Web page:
Ah, the crisp days of September, when we remember going back to school. I can still smell the leather school bags, visualise the new school books, neatly prepared pens and pencils (ballpoint pens were not permitted in my day – perhaps they were thought to prompt careless handwriting) and recall that feeling of starting out on a fresh chapter of life.

I now think it’s a great privilege to be a teacher and to play such an influential role in the formation of young minds. Everyone remembers an inspiring teacher (and some people remember some pretty dire ones, too). The message a teacher imparts can stay with us for life – and return in later years with renewed understanding.

I can’t say that Mother Margaret Mary was a noticeably inspired teacher. Her pedagogical skills were concentrated on the down-to-earth rather than on any soaring flights of imagination. But she gave advice to us teenage girls which I think could still be usefully deployed.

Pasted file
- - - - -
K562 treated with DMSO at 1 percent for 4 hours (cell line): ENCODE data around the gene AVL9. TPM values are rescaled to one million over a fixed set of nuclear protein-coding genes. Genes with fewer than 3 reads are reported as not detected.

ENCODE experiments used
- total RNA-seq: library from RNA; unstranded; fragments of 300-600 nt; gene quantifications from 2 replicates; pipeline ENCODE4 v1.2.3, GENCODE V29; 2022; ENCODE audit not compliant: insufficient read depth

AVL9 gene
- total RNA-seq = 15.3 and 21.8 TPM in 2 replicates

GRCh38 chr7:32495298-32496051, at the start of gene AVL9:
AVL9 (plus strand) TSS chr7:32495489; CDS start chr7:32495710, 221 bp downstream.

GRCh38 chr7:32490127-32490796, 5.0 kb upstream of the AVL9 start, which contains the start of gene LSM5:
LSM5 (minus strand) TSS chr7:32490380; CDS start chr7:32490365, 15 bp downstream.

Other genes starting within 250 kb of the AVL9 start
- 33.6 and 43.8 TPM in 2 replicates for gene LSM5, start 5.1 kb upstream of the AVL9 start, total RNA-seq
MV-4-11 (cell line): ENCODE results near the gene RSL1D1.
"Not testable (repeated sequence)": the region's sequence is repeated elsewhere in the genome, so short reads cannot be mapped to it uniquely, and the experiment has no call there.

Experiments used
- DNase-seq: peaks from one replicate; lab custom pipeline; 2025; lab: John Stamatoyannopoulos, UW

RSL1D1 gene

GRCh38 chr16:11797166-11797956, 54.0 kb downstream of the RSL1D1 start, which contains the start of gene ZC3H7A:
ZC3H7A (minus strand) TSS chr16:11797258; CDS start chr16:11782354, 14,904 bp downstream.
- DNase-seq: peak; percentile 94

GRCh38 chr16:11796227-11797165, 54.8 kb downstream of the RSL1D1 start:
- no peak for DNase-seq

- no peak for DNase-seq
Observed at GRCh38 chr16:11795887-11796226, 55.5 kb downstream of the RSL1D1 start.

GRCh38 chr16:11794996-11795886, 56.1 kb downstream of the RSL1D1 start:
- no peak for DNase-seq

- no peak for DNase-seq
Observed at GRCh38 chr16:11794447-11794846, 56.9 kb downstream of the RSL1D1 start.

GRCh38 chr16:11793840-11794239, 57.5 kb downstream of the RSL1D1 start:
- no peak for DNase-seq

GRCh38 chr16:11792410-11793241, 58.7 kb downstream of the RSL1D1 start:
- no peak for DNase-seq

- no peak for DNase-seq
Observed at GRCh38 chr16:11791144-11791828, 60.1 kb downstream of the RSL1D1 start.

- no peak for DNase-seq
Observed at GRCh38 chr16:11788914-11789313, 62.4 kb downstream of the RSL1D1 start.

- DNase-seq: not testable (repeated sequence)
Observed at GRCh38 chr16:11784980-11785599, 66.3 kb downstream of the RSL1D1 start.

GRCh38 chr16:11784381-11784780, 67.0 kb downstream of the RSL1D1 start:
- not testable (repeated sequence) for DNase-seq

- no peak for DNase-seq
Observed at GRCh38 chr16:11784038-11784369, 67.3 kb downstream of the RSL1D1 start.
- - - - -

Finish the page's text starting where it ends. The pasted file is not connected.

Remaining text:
“Girls,” she used to say. “You will encounter many vexations in life and you will have to overcome them. But listen to this: don’t be ‘chippy’. Nobody likes a ‘chippy’ person – one who takes offence at the slightest provocation. Don’t go around looking for insults, or always thinking you’re hard done by. If you think someone has been disparaging about you, brush it off, and do something else.”

Young people today face a different world, and teachers are given different tools to tackle the problems of their pupils, but isn’t the counsel “don’t be chippy” still quite relevant?

We know how much social media can be a forum for bullying, and how deeply disturbed by verbal abuse and hurtful insults some young people can be – to the point of self-harming.

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